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Rice University: Case Study in Student Support

Stress. Depression. Anger. Difficulty concentrating. Feelings of isolation.

All this and more can result from incidents of sexual assault, stalking, and other interpersonal violence—for the both the accuser and the accused.

At Rice University, the Office of Sexual Violence Prevention and Title IX Support offers a range of support and care to students who report an incident of assault or other violence against them, as well as to students who have been accused of perpetrating such violence.

The office’s website spells out Rice’s policies, programs, and “culture of care,” an expectation that students “treat each other with dignity and respect, including in sexual and romantic relationships.” Encouraging students who have experienced any form of interpersonal violence to seek support, the Office of Sexual Violence Prevention and Title IX Support offers confidential on-campus counseling and off-campus referrals, plus resources to assure a student’s safety and help navigating the medical, law enforcement, and legal systems. The site also provides guidance on how to help a friend and how best to support students as faculty or staff.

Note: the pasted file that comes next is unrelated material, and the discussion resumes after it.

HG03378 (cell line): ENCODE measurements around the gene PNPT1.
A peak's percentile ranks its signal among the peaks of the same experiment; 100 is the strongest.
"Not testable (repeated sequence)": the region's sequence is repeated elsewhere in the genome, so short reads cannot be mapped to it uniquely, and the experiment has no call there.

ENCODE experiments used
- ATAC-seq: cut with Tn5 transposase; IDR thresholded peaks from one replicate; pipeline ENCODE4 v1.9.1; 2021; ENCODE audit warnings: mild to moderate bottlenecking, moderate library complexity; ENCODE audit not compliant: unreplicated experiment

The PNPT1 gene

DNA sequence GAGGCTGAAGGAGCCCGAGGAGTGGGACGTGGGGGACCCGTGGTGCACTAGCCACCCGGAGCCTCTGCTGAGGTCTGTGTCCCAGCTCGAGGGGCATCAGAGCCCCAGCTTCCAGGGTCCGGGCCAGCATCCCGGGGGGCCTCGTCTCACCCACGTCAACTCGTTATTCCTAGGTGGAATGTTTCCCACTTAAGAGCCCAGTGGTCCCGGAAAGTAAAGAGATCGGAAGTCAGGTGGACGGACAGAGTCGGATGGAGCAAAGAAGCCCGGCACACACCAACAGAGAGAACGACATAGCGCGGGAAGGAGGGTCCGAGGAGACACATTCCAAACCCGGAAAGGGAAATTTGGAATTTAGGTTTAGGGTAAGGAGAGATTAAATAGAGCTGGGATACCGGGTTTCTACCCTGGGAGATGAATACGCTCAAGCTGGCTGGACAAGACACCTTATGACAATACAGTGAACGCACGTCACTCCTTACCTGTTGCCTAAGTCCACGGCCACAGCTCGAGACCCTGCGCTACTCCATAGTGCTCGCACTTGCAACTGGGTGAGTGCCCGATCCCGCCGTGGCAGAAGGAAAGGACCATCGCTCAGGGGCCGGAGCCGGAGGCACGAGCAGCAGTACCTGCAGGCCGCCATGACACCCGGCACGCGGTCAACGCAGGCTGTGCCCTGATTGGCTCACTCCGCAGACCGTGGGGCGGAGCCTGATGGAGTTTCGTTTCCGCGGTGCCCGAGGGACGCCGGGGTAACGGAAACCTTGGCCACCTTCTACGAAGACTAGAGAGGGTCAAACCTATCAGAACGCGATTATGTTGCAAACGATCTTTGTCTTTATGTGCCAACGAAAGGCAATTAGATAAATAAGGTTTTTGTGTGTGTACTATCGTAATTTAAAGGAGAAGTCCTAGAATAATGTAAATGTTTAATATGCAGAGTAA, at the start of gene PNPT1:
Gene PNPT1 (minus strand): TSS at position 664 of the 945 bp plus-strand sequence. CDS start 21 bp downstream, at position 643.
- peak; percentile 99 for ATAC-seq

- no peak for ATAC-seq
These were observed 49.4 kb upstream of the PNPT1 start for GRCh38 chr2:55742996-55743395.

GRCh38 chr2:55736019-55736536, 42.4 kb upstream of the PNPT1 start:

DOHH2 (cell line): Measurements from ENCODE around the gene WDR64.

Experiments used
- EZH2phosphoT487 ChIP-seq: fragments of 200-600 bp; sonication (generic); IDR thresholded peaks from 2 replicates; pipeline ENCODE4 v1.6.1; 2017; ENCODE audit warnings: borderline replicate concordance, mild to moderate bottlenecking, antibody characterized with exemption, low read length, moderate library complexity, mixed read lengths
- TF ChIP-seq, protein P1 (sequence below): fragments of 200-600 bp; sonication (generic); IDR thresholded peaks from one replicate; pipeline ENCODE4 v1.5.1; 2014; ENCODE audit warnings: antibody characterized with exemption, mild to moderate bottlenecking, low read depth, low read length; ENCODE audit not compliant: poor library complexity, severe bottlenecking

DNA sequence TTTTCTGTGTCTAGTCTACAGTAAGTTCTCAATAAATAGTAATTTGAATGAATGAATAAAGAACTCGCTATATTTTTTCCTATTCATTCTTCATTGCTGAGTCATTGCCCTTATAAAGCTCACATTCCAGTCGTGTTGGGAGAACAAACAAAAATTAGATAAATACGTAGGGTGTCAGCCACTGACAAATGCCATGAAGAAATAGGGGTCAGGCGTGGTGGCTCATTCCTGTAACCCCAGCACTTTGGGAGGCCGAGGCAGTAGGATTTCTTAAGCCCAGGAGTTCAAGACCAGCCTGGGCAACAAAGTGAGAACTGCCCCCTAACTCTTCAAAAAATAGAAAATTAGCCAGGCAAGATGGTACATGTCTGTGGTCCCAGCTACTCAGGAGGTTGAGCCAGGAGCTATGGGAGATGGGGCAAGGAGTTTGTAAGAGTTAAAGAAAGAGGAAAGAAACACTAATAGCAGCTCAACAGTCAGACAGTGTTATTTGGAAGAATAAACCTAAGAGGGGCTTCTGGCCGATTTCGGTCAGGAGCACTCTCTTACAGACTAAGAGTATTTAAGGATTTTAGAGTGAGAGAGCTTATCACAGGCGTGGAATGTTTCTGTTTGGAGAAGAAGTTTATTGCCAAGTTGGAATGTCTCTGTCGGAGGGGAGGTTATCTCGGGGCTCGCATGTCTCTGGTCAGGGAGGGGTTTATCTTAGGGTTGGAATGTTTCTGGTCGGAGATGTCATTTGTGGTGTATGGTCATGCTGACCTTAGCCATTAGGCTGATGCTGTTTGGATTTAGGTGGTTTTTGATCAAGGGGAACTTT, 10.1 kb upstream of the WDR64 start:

Rice offers accused students support as well. “If you have been accused of sexual misconduct, relationship violence, stalking, or other forms of interpersonal violence, you have support available to you. Just as your accuser has the right to have a support person, so do you,” reads the text on the page for Responding Students. Support for accused students includes a Title IX Resource Navigator, who will help a student determine next steps, provide information about the process, and accompany the accused through the student judicial process.

To help prevent students from finding themselves or their peers as either victim or accused,  Rice is offering a pilot class this spring, “Critical Thinking in Sexuality,” which will explore such issues as consent, sexual assault, domestic violence, stalking, and how to intervene in dangerous situations. The university plans to make the five-week class mandatory for freshmen beginning next fall.